Acknowledging that there is greater acceptance that the increasing debt burden faced by the
most indebted developing countries, in particular the least developed countries, is unsustainable
and constitutes one of the principal obstacles to achieving progress in people-centred sustainable
development and poverty eradication and that, for many developing countries and countries with
economies in transition, excessive debt servicing has severely constrained their capacity to
promote social development and to provide basic services to realize economic, social and
cultural rights,
Expressing its concern that, despite repeated rescheduling of debt, developing countries
continue to pay out more each year than the actual amount they receive in official development
assistance,
Affirming that debt burden further complicates the numerous problems facing developing
countries, contributes to extreme poverty and is an obstacle to sustainable human development,
and is thus a serious impediment to the realization of all human rights,
1.
Welcomes the report of the independent expert on the effects of foreign debt and
other related international financial obligations of States on the full enjoyment of all human
rights, particularly economic, social and cultural rights (A/HRC/11/10);
2.
Takes note with appreciation of the proposed elements for a conceptual framework
for understanding the relationship between foreign debt and human rights, and encourages the
independent expert on the effects of foreign debt and other related international financial
obligations of States on the full enjoyment of human rights, particularly economic, social and
cultural rights to continue to develop them with a view to addressing the debt crisis in a just,
equitable and sustainable manner;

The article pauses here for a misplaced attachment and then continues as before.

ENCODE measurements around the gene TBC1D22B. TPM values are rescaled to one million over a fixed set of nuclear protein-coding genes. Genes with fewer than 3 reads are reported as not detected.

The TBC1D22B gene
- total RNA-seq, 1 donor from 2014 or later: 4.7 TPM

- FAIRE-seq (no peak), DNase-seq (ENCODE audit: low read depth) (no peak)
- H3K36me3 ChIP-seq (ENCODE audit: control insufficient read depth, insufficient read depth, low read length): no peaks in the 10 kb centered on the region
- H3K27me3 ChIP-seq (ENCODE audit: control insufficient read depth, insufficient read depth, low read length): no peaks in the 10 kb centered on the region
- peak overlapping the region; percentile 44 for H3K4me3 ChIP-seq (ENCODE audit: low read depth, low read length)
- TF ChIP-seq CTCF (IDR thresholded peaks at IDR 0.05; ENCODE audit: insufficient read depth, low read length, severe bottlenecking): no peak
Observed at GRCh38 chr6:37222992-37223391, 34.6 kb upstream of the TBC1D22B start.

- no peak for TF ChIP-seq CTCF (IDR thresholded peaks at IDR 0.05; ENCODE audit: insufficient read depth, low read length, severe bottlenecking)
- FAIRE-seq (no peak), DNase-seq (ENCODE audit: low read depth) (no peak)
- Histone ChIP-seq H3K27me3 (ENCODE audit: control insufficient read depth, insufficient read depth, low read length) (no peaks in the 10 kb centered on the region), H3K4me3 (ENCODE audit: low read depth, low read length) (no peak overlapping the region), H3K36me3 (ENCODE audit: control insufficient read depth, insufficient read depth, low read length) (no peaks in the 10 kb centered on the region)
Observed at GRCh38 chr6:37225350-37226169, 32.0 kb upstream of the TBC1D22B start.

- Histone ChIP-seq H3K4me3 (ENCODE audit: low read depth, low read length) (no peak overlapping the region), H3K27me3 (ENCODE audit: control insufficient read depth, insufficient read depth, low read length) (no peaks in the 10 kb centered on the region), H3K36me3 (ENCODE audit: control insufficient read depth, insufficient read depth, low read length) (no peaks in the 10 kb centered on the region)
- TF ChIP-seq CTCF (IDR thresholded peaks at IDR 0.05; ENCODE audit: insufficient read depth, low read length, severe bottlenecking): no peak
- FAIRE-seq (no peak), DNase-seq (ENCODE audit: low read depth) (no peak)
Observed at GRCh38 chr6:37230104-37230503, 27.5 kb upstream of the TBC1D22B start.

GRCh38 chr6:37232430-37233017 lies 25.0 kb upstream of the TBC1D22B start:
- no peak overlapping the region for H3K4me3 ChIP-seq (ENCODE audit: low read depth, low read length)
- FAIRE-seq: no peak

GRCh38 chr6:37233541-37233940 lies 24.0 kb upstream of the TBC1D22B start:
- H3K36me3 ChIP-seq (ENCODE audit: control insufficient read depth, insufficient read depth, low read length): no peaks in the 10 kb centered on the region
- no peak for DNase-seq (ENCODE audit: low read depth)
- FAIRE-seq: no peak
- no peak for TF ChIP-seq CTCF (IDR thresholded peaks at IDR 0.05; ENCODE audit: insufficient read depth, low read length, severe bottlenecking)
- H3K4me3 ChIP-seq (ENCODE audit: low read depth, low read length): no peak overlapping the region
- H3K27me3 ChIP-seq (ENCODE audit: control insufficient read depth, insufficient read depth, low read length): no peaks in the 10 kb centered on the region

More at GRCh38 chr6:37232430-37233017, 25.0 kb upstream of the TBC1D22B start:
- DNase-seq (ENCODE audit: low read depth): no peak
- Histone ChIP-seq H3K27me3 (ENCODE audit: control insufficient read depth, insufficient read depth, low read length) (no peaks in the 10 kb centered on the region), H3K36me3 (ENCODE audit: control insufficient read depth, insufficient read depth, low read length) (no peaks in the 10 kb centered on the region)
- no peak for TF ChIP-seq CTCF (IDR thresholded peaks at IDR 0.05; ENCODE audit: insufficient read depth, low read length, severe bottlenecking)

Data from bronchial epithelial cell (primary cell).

3.
Welcomes the areas of focus identified by the independent expert for the
period 2009-2010, in particular the development of the draft general guidelines on foreign debt
and human rights and the issue of illegitimate debt, and, in that regard, calls on the Office of the
United Nations High Commissioner for Human Rights to assist the independent expert in the
organization and holding of regional consultations on these issues, including through the
allocation of sufficient budgetary resources;
4.
Recalls that every State has the primary responsibility to promote the economic,
social and cultural development of its people, and, to that end, has the right and responsibility to
choose its means and goals of development and should not be subject to external specific
prescriptions for economic policy;
5.
Recognizes that structural-adjustment reform programmes limit public expenditure,
impose fixed expenditure ceilings and give inadequate attention to the provision of social
services, and that only a few countries manage to achieve sustainable higher growth under these
programmes;
6.
Affirms that the current global financial and economic crises should not result in a
decrease in debt relief, nor should they be used as an excuse to stop debt relief measures, as that
would have negative implications for the enjoyment of human rights in affected countries;

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